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not intend eternal deftruction; fince that can never be thought to be either in the will or power of those on whom this is enjoined. Such a degree of malice and wickedness furely, can never arife in the heart of any, to wish for, defire and take any steps towards the eternal damnation of others: What comes nearest to fuch an instance, is the Jews prohibition of the apoftles, to speak to the Gentiles, that they might be faved"; which difcovered implacable and inveterate malice indeed; but furely nothing of this kind could ever be among brethren of the fame faith, and in the fame church state; and were any fo wicked as to defire the eternal deftruction of another, yet it is not in his power to compafs it; none can eternally deftroy but God; fear not them which kill the body, but are not able to kill the foul; but rather fear him which is able to defroy both foul and body in hell. Befides, is it reasonable to fuppofe, or conclude, that eternal damnation fhould follow upon eating and drinking things indifferent, as herbs, meat and wine, or be caused by an offence given and taken through thefe things? there fore, unless it can be proved, that eternal destruction did, or might ene sports ufe of things indifferent, or the wal thren might, or were is exilates,

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and stumbled hereby, as to perish eternally, there is no force in the argument.

II. It will appear from the context, that the deftruction of the weak brother dehorted from, is not the eternal deftruction of his perfon; but the prefent deftruction, interruption or hindrance of his peace and comfort. To deftroy the brother with meat, is by eating it, to put a ftumbling, or an occafion to fall in his way, ver. 13. not to fall from the grace and favour of God, but fo as that the peace of his mind may be broken, his affections to the brethren wax cold, and he be ftaggered in the doctrines of the gofpel: Hence, fays the apostle, It is good neither to eat flesh, nor to drink wine, nor any thing whereby thy brother stumbleth, or is of fended, or is made weak, ver. 21. to do which, is contrary to Christian charity; if thy brother be grieved with thy meat, now walkeft thou not charitably; yea, it is deftroying the work of God, ver. 20. not the Christian convert, who is God's workmanship; nor the good work of grace, which will be performed until the day of Chrift; nor the work of faith, which will never fail ; but the work of peace in churches, and particular perfons, which God is the author of, and which, the things that make for it, faints should follow after,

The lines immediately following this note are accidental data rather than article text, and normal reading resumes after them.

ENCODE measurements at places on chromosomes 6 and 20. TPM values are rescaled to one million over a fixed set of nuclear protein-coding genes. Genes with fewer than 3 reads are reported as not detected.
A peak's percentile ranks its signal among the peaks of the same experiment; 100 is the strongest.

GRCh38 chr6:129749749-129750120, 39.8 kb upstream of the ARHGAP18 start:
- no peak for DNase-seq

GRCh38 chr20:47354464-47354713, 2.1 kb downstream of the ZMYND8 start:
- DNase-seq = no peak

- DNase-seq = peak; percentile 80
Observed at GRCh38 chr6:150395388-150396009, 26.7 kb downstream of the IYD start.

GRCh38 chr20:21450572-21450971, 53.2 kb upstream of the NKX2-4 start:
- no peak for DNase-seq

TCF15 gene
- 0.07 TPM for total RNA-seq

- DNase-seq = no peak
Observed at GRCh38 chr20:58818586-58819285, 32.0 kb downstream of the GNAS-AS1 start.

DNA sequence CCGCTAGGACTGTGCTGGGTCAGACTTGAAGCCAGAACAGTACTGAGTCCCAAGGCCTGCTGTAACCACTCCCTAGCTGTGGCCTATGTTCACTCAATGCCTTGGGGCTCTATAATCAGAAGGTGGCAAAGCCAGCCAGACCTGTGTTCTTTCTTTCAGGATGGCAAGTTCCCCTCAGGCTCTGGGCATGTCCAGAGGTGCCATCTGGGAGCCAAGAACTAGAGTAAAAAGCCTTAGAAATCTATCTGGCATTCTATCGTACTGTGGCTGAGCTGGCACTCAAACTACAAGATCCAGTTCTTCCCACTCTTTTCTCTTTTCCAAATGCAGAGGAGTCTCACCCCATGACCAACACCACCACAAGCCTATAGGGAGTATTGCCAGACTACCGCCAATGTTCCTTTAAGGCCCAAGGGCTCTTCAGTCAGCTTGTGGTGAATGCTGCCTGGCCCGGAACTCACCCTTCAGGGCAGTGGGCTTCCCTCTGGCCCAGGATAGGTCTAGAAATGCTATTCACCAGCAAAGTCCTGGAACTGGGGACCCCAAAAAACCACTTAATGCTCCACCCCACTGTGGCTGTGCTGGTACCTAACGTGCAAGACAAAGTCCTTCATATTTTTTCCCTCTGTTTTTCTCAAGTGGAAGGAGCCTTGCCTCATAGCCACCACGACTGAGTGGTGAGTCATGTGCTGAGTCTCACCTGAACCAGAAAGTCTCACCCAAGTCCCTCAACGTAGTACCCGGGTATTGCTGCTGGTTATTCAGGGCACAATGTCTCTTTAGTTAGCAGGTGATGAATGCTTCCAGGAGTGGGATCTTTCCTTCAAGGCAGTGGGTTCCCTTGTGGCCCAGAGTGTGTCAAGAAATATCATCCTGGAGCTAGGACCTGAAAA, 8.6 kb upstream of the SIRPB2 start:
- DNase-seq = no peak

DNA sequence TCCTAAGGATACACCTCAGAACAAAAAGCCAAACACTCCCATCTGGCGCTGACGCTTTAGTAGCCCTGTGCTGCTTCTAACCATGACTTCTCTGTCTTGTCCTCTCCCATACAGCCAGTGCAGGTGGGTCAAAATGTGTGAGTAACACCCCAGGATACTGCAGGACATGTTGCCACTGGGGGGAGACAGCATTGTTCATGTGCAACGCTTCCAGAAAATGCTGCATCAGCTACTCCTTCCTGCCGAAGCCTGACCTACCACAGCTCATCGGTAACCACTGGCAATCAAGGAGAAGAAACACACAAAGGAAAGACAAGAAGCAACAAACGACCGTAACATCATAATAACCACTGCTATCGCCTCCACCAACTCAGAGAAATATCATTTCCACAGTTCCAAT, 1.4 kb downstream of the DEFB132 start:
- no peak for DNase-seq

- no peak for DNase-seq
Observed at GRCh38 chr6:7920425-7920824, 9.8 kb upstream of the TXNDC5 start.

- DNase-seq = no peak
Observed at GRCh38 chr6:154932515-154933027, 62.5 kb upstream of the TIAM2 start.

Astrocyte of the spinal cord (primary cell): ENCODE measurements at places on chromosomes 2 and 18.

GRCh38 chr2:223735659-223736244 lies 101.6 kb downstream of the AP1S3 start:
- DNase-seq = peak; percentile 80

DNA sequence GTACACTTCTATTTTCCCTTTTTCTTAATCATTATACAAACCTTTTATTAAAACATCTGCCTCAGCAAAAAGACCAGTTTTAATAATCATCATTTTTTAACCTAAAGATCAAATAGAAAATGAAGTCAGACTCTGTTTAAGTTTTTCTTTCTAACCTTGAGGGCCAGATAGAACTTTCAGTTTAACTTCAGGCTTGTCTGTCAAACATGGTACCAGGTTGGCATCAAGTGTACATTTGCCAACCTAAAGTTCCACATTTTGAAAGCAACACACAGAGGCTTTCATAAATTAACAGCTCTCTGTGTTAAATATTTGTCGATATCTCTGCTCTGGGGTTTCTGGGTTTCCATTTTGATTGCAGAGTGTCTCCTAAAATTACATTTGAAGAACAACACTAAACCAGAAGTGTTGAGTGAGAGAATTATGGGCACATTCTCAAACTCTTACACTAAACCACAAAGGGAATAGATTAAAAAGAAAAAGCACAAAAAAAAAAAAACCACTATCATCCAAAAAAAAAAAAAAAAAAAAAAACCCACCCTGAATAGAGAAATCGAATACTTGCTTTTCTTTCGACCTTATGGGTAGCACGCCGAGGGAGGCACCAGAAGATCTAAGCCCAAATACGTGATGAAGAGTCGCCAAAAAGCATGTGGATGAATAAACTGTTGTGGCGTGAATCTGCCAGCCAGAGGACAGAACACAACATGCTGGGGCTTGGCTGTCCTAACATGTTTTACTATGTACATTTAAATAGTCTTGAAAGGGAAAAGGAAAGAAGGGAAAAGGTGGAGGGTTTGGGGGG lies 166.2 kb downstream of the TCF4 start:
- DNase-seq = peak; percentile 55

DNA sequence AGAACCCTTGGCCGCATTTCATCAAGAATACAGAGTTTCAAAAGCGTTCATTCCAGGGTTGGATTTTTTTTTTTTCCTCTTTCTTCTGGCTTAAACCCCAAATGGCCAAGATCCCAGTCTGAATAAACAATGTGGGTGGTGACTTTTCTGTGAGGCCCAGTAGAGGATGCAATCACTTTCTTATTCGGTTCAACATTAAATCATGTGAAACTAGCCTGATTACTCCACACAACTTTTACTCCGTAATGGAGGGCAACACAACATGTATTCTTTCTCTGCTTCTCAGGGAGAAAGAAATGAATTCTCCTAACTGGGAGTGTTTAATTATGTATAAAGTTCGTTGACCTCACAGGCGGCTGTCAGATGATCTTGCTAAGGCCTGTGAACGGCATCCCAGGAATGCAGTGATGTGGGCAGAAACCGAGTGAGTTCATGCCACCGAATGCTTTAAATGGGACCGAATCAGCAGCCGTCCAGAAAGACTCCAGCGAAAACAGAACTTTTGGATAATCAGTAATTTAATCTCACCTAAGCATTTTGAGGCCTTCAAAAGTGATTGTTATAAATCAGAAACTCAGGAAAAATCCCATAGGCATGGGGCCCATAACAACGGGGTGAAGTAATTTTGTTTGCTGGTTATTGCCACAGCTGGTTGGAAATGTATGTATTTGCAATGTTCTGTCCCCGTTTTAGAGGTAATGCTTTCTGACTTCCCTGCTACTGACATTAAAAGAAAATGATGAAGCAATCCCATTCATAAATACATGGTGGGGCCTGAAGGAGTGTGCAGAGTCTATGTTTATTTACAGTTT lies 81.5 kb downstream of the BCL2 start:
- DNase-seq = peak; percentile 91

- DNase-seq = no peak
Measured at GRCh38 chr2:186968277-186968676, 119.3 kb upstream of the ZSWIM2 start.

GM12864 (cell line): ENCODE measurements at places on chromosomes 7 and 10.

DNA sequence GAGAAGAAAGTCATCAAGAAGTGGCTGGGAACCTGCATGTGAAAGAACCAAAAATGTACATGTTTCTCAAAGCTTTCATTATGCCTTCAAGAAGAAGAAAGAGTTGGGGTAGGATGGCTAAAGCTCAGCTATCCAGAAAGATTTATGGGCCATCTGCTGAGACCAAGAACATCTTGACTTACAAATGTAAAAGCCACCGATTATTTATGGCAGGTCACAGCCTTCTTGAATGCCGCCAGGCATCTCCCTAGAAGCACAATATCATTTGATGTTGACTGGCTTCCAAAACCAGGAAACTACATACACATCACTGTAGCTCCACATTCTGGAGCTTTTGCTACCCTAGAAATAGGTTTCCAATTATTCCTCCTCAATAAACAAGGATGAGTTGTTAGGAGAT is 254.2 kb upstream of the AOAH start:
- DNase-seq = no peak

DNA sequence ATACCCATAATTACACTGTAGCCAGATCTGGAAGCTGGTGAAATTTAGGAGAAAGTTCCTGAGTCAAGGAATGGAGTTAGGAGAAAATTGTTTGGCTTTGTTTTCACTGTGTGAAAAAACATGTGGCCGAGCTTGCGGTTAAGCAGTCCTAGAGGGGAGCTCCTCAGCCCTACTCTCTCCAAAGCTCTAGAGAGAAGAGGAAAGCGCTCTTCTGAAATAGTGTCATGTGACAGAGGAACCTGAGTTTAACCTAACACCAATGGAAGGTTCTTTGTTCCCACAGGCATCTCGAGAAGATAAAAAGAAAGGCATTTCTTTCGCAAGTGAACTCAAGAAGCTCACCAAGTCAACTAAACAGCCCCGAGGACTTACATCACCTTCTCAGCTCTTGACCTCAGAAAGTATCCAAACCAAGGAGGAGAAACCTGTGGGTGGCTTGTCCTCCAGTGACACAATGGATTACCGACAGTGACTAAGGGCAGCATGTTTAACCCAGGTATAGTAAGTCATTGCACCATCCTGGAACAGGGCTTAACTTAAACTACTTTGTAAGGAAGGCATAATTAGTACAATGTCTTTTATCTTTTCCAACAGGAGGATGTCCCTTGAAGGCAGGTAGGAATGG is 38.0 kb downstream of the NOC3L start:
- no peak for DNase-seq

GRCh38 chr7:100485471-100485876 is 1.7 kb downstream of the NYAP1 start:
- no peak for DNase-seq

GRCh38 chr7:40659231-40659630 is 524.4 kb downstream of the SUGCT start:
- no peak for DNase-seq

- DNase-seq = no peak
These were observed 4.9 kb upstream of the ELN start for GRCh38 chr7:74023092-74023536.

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Vid. Whitby, P. 436, 442.
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ver. 19. Now awek bruter ir vasa Crif has died, may be dus grievet, vitrerie wounded, his peace defroy', and ver eternally perit, and fo can be no imtance. of Chrift's dying for fuch as may be, or are eternally loft. The apostle's design in this dehortation, is manifeftly this; partly from the intereft Chrift has in, and the love he has shew'd to fuch brethren in dying for them; and partly from the hurt that may be done to their weak minds and confciences, to deter ftronger believers from giving them any offence by their free use of things indifferent, though he knew their eternal falvation could not be in any danger thereby.

NUM B. XXXVII. 1 Cor. viii. 11. And through thy knowledge, shall the weak brother perish, for whom Chrift died?

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with the other, and fo remove any argument or objection taken from hence: But not to let it pass without particular examination, let it be observed;

I. That as the text in Rom. xiv. 15. is a dehortation, or an injunction not to destroy him with meat, for whom Chrift died; this is delivered out in the form of an interrogation; and neither the one or the other prove. matter of fact, fuppofing they could be understood of eternal deftruction and ruin; as that any one brother, that was a true believer, was destroy'd, or perished eternally this way; and at moft, only imply the danger and poffibility thereof, through their own corruptions, Satan's temptations, and the offences given by ftronger brethren; were they not preferved by the grace and power of God, through Chrift, who died for them, and fo will not suffer them to perish.

II. The perishing of this weak brother, is to be understood of, and is explained by a defiling of his confcience, ver. 7. a wounding of it, ver. 12. and making him to offend, ver. 13. by the imprudent abufe of Chriftian liberty in those who had stronger faith, and greater knowledge, and by a participation of things offered to idols, in an idols tem. ple, ver. 7, 10. and not of his eternal damnation in hell; which could never enter into

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